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Supply Bottlenecks at Catrike, an adult tricycle manufacturer

An article in the New York Times titled “What an Adult Tricycle says about the world’s bottleneck problems” (August 23, 2021) describes the 500 adult bikes, and $ 2 million in inventory, waiting for a $30 derailleurs from a Taiwanese supplier at Catrike, an adult bicycle manufacturer in Orlando, Florida. The article shows lead times growing from 59 to 87 days from Indonesia to Orlando, container costs increasing by a factor of 5, and supply chain participants hesitant to increase prices. What options do manufacturers have to maintain revenues and ship products in the face of these challenges ? Would 3D printing finally have its breakthrough and see increased adoption ? Should services that redesign products to adjust to available supply see increased adoption ?

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Can logistics assist in dealing with volatility and uncertainty ?

An article in American Global Logistics titled “The Logistics Industry in 2021: Using strategy to deal with volatility and uncertainty” (December 11, 2020) describes adaptability, responsiveness and resilience as key features of logistics systems, enabling “adapting to winning”. The article suggests form supply chain partnerships, flexible fulfillment, supply chain diversification and a focus on business continuity. How should logistics systems deliver these capabilities while also remaining cost competitive ? Should logistics systems have multiple versions that synchronize with customer willingness to pay ? How should performance metrics adjust to encourage such strategies ?

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Amazon’s The Drop and associated supply chains

Amazon’s website “The Drop” describes its process as consisting of collections that are available for 30 hours, are designed by influencers and inspired by street trends. Their limited availability reflects supply constraints based on fabric availability. But the limited availability also creates a rush to buy immediately. How would you plan supply to meet an unknown demand ? Would Amazon be better off to have a lower fill rate to create a sense of urgency to purchase i.e., is it a case of build and they shall not come ? Should the apparel be built in advance of demand, with inventory being used to satisfy demand, or should these products be made to order with a longer fulfillment lead time ?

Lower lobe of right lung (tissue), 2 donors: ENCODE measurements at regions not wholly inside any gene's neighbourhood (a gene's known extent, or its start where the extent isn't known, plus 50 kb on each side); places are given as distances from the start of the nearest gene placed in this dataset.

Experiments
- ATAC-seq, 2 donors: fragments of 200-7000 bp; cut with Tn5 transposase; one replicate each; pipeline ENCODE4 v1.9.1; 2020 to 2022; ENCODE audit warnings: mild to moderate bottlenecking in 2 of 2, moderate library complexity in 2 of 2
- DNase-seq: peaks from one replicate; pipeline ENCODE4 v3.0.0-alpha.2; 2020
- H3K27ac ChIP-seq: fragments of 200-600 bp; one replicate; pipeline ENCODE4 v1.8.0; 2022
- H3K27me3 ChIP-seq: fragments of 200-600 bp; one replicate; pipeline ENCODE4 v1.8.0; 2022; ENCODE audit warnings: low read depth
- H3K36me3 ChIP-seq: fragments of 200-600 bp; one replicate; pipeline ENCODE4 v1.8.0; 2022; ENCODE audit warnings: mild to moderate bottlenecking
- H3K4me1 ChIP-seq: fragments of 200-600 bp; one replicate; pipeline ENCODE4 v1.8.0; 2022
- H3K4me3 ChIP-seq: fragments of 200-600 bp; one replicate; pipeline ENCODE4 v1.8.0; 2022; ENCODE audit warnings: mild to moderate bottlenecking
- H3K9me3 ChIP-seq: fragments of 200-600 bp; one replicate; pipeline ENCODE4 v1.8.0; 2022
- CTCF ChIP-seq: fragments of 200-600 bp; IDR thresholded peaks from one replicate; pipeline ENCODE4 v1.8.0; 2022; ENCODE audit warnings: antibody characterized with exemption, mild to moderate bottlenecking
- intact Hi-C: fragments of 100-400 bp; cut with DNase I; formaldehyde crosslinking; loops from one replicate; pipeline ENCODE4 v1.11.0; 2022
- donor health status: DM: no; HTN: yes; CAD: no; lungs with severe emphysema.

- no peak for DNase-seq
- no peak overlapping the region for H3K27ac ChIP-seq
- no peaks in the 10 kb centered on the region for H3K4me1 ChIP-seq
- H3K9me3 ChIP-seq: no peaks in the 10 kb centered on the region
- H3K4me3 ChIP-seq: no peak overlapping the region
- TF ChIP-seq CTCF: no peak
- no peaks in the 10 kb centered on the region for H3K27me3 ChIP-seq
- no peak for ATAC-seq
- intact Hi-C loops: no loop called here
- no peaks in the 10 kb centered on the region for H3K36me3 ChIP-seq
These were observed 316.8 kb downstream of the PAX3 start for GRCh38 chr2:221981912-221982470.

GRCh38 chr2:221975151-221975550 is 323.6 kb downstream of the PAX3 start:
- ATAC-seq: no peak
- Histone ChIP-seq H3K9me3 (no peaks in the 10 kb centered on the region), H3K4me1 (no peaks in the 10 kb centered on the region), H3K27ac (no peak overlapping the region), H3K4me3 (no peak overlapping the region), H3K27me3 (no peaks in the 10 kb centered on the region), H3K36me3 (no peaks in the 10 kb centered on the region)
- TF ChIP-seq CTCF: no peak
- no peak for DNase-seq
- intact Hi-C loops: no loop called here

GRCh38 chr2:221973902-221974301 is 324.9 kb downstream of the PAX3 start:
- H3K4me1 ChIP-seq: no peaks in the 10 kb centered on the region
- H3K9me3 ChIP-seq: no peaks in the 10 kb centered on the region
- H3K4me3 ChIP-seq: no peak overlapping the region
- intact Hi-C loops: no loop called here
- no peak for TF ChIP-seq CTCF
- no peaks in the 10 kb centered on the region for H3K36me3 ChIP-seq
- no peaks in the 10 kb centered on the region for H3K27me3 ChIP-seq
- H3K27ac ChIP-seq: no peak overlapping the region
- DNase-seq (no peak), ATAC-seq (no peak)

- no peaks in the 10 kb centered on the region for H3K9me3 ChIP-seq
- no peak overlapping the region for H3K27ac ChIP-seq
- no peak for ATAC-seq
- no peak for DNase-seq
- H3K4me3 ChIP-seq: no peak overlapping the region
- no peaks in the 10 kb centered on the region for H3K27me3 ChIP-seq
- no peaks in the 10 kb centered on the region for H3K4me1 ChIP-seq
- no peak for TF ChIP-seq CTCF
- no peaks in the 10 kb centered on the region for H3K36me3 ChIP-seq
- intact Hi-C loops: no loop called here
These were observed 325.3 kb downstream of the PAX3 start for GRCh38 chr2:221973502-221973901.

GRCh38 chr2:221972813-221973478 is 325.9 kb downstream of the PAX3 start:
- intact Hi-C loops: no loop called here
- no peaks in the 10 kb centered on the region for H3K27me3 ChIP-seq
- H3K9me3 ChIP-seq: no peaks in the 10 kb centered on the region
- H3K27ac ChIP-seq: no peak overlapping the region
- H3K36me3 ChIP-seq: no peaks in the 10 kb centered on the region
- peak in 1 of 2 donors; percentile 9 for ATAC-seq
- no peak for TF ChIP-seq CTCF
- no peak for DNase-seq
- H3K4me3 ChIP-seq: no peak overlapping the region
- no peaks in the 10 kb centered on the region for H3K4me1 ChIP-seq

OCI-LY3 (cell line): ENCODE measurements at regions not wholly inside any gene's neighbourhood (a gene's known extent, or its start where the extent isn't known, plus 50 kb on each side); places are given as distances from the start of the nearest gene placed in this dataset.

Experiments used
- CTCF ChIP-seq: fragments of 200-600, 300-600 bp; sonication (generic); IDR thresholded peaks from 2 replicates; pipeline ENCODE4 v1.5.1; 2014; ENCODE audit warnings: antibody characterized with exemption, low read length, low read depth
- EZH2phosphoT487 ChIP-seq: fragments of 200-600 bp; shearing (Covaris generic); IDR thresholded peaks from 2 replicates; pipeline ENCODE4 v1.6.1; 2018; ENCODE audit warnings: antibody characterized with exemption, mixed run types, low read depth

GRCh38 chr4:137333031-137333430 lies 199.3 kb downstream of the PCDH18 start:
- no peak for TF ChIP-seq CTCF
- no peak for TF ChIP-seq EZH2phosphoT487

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Identifying demand for ugly produce not accepted by retailers

An article in the Atlantic titled “The Murky Ethics of the Ugly-produce business” (January 25, 2019) describes platforms such as Misfits Market and Imperfect Produce that delivers to customers who both are ready to accept the misshapen fruit, care about reducing food waste and get the benefit of up to 40% lower cost, and get home delivery. But to ensure customer orders are filled, platforms sometimes also use distributors as a source. Given the impact of such platforms on reducing food waste, should they be awarded carbon credits ? If ugly produce were not sold to customers, would they be wasted or used for products such as sauces ? Should retailers accept the produce despite its shape and thus avoid the need for such secondary platforms ?

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US Food Supply Chain Disruptions due to the pandemic

An article in the McKinsey & Co website titled “US Food Supply Chains: Disruptions and implications from Covid-19” describes the shift in the mix between grocery and food service to serve the US population. With grocery moving from 56% to 73% of the total food spending, distribution systems were impacted and food insecurity issues magnified. The impacts are faced by grocery retailers, distributors, farmers and restaurants. How should each of these supply chain entities plan to synchronize with demand changes ? How can shortages be averted by leveraging customer demand flexibility ? How can virus transmission rates and associated impacts be incorporated into supply chain planning ?